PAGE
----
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NAPLES — As this week’s report is being written, we as a nation are recalling that fateful day 11 years ago that forever changed all of us.
Many of the younger men and women who have been effected the most are the members of our Armed Forces. After 9/11 five million of them enlisted in one of the services. Many have seen action in countries far from home. Some never made it back.
While there are many different groups throughout the United States that come up with ways to say thank you to the troops, we here in Southwest Florida can be proud of the “Take A Soldier Fishing” program that was started three years ago by Steve Lloyd and a few local guides.
This weekend will be the third year for the program. On Friday, 81 active duty soldiers will be transported from MacDill AFB (near Tampa) to Naples where they will be treated to what will be a great weekend, all at no cost to them.
Lloyd and his group have once again solicited numerous donations from local citizens and businesses that cover all rooms, plenty of food and “liquid refreshments,” golf on Friday for the early birds, and on Saturday a full day of fishing in the Ten Thousand Islands. Forty-one local guides have volunteered to get this group out for a great fishing experience, and then on Saturday evening they will rehash the day at a wonderful event sponsored by Lely Resort Players Club.
All of the fishing activity starts and ends at Calusa Marina in Goodland. If you can, come out around 2 p.m. or so when the boats come back in and results are tallied.
As promised by the weatherman we did have a minor cold front wander through our area this week. A little wind and some rain later, we are back to summer fishing.
Water just offshore is nice and clean and loaded with Spanish mackerel. A few gag grouper are showing up a little closer to the beach. There are only a few weeks left to the season, so now is the time to go gag hunting. Further offshore the red grouper are still plentiful and, as in past weeks, the farther out you go the better the quality of the fish.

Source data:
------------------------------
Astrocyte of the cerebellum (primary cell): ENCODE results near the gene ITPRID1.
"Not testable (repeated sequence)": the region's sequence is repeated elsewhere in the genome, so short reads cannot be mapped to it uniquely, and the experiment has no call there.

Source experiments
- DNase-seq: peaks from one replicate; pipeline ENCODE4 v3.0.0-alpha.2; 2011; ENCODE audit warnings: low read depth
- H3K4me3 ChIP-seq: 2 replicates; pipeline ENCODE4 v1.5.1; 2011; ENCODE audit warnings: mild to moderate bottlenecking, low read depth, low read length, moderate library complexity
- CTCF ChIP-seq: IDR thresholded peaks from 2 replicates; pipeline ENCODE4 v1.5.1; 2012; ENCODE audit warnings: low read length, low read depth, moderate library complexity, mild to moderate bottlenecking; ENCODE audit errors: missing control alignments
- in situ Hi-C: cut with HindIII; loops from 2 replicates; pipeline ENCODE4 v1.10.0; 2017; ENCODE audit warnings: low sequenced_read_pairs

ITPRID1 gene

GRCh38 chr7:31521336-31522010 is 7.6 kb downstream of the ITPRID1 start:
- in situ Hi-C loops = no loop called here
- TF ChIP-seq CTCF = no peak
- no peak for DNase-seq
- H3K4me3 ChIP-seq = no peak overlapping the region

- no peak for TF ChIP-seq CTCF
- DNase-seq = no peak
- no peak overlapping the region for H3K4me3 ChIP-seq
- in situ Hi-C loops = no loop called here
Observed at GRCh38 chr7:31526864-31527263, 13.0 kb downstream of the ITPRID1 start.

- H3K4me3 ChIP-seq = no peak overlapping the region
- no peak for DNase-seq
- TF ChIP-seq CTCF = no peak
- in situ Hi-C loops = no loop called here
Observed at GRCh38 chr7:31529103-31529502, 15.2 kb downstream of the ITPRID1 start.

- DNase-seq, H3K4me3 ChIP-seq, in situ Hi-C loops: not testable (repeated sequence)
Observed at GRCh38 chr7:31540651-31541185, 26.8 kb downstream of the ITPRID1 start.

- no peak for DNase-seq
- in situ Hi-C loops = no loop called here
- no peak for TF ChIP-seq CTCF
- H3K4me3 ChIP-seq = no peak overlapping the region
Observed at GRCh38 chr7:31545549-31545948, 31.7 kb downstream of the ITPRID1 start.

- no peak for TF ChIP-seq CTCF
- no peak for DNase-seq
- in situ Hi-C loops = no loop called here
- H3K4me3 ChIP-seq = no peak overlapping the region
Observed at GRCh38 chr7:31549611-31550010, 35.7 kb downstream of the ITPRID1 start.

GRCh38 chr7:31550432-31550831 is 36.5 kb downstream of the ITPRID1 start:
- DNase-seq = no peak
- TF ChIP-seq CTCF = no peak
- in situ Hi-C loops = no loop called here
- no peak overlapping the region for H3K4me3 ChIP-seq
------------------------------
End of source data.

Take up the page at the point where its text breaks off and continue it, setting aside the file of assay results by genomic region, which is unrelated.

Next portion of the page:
Ten Thousand Islands: Capt. Brandon Acosta has been fishing out of Everglades City and says the redfish have been the main event.
Acosta has been doing best on the high outgoing tides while fishing in the back. A shrimp under a popping cork has been doing the trick, but the small snapper can go through a dozen shrimp in about 10 minutes. The reds have been ranging from small rat reds in the 14- to 16-inch range to nicer fish in the mid to upper slot.
Water is still somewhat dirty from the recent front, but it’s somewhat better in the back.
On Sunday Capt. Acosta took out a father and son for a half day. Eight-year-old Justin was ruined for future trips after he and his dad, John, caught seven nice reds in about 45 minutes. They ended up with 11 reds and a mess of snapper for the day.
Naples/Estero Bay: Dirty water along the beach has Capt. Tim Daugherty using artificials while fishing Naples waters.
He, too, has been working the backcountry using Gulp baits on an eight ounce jig head and doing quite well on the reds. Tim says they are eating very well and the fish are pretty much all in the slot. Some oversized snook are succumbing to the plastics as well. Fish in the 28- to 30-inch range are not an uncommon thing this past week. A few snook have been taken on surface plugs, too, but that is a first-thing-in-the-morning strategy.
On a recent trip with Ken O’Leary and buddy Vince, we fished the Estero Bay area. I was lucky to get a fair amount of live bait, and that did the trick for the snook. We caught quite a few, but the first couple of spots yielded only smaller fish.
Making a move toward the pass resulted in an significant upgrade on our catch. These fish were running from 22 to about 27 inches and provided a lot more of a fight.
As the tide was about done, we went looking for some baby tarpon. Vince missed a couple of serious attempts at a hookup, but Ken was more successful. His first tarpon was about seven pounds, and it finally jumped into the boat. The next fish was in the 20-pound range, and after a few exciting jumps it decided to make friends with my power pole and went free.
Rebaited and back in the water it was only a couple of minutes and Ken was hooked up again, this time to a good 30-plus pound fish. On it’s last jump, just a couple of feet from the side of the boat, Ken forgot to “bow to the king” and the line parted like a shot from a rifle.
Offshore: Capt. Tom Robinson took the “Sea Legs” out on Friday for a three-quarter day with Jay and David from Cincinnati.
They ended up about 18 miles off the beach, and the fish were turned on. The group landed lots of grouper, including one nice gag and nine keeper red grouper. The reds ranged up to 28 inches and they all ate cut bait. Along with the grouper the group was entertained by numerous hookups with sharks in the three-foot range. The bonus fish for the day was a nice 27-pound king mackerel that picked up a bait off the bottom.